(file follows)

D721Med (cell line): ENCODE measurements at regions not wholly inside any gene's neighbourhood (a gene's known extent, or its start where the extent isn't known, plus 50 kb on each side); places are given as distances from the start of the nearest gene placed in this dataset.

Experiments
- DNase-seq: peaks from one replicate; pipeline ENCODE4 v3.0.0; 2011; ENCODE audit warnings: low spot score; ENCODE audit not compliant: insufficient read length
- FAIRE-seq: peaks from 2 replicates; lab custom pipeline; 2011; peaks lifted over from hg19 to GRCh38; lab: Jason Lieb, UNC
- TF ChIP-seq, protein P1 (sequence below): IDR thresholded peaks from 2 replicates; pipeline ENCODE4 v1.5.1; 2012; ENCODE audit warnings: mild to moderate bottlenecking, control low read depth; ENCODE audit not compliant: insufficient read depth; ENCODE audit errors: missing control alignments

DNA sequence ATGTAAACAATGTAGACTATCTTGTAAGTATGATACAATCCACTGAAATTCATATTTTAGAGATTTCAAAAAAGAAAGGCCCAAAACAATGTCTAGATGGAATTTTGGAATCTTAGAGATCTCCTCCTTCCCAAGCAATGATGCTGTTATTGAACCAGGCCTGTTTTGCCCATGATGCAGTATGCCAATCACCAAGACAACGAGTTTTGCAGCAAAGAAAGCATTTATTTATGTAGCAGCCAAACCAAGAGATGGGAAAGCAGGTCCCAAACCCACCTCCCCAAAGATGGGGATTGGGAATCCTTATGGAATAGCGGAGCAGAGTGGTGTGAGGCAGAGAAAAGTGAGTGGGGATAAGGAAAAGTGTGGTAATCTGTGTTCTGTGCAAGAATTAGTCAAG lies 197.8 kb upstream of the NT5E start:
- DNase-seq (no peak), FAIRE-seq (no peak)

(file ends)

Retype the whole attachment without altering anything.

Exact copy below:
D721Med (cell line): ENCODE measurements at regions not wholly inside any gene's neighbourhood (a gene's known extent, or its start where the extent isn't known, plus 50 kb on each side); places are given as distances from the start of the nearest gene placed in this dataset.

Experiments
- DNase-seq: peaks from one replicate; pipeline ENCODE4 v3.0.0; 2011; ENCODE audit warnings: low spot score; ENCODE audit not compliant: insufficient read length
- FAIRE-seq: peaks from 2 replicates; lab custom pipeline; 2011; peaks lifted over from hg19 to GRCh38; lab: Jason Lieb, UNC
- TF ChIP-seq, protein P1 (sequence below): IDR thresholded peaks from 2 replicates; pipeline ENCODE4 v1.5.1; 2012; ENCODE audit warnings: mild to moderate bottlenecking, control low read depth; ENCODE audit not compliant: insufficient read depth; ENCODE audit errors: missing control alignments

DNA sequence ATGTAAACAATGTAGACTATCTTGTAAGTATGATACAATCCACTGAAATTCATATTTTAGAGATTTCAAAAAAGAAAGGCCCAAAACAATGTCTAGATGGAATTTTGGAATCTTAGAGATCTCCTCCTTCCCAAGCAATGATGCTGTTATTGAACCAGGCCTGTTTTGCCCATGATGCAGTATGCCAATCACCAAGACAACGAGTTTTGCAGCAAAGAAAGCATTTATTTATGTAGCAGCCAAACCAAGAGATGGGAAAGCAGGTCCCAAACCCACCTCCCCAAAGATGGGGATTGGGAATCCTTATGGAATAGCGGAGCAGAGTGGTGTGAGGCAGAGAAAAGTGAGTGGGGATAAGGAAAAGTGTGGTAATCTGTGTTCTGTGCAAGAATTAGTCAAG lies 197.8 kb upstream of the NT5E start:
- DNase-seq (no peak), FAIRE-seq (no peak)